Question 2- What is Photography? Explain how and why photographs are made.
The word photography is derived from the Greek word photos (“light”) and graphein (“to draw”). The art of “Photography” focuses on recording light with a camera with the help of a digital sensor or by a photographic film to create a durable image. The major businesses using the art of photography include mass communication, arts, and video production. Joseph Nicéphore Niépce captured the first permanent photograph in 1826 in France.
The device used for taking photographs is a “camera”. The camera consists of a photographic film, photographic plate, or an electronic image sensor (capturing medium) to capture a latent image. The process of making a photograph consists of three major steps; exposure, development, and printing. The camera focuses on the image through a lens (shutter and aperture speed). After the light exposure, the reaction between the emulsion and the light forms a latent image on the film. This latent image further creates a negative on the film. After capturing the image, the film (Light-sensitive) is removed from a camera in a dark room with red light only. The negative goes through multiple chemical processes to get permanent fresh negative. The photograph is made by the final step of printing. The process of printing requires a negative, printing paper, and light.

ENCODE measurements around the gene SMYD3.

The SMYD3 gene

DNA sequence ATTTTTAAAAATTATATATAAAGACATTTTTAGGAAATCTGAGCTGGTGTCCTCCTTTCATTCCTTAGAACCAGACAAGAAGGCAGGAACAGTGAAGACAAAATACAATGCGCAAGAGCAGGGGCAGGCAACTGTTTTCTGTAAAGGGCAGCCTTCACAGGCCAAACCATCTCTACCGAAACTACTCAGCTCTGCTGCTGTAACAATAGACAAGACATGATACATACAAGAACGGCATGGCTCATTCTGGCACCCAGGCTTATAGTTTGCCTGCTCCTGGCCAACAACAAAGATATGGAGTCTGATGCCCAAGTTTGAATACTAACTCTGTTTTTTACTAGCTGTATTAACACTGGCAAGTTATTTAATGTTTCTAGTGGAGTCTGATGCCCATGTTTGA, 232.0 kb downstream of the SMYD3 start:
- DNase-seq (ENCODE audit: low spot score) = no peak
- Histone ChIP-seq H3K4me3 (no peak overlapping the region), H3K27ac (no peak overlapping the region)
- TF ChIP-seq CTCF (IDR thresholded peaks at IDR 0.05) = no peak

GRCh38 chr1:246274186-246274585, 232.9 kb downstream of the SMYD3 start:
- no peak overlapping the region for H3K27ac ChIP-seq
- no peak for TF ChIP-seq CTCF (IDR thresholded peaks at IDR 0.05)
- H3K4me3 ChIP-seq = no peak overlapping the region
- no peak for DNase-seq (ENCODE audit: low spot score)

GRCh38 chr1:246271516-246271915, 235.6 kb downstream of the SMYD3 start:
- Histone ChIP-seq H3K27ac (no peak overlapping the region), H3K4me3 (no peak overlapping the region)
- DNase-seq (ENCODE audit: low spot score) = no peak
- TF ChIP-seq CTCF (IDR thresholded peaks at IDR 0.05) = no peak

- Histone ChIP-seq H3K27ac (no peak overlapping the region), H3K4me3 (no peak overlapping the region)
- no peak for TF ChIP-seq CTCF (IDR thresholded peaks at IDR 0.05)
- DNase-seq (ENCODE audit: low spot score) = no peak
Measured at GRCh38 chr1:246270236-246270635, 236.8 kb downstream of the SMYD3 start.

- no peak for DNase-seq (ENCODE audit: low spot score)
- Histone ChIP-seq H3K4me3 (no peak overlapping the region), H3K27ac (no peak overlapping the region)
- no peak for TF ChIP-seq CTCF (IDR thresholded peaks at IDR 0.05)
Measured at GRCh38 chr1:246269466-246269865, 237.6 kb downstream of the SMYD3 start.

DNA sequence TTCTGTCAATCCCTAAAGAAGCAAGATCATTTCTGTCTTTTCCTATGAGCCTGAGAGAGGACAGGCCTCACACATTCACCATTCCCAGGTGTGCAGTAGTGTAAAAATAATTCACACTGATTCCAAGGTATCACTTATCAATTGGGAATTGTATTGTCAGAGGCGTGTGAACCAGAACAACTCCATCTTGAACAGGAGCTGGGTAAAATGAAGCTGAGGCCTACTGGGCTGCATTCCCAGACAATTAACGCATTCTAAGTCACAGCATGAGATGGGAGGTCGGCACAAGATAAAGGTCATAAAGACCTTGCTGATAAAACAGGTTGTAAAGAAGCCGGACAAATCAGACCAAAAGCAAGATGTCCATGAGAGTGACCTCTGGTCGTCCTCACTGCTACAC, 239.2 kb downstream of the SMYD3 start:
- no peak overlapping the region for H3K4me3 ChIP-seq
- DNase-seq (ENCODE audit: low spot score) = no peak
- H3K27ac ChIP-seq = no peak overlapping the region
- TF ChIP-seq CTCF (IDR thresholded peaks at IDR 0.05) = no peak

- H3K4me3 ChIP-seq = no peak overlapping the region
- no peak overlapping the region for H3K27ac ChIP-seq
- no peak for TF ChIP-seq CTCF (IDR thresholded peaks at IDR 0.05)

Photographs are a poignant element in human reality and memory. Photography is widely used in the genre of art, photojournalism, documentaries, etc. The art of photography conveys ideas in a creative and illustrated manner. Hesford describes photography as an image communicating and shaping the cultural meaning to society (Hesford 210). A photograph embeds strong communication, which is the reason for photojournalism. We can capture and store our beautiful moments (memories) with the help of photography. Photographs are generally used to document events because they are cheap, easy to organize and give very good and realistic results (Joseph 9).
Question 3- According to Jacques Louis David, what should be the role of the artist in the new revolutionary society of France in the 18th century? How does this contrast to the “old” role they played under the previous government of the king?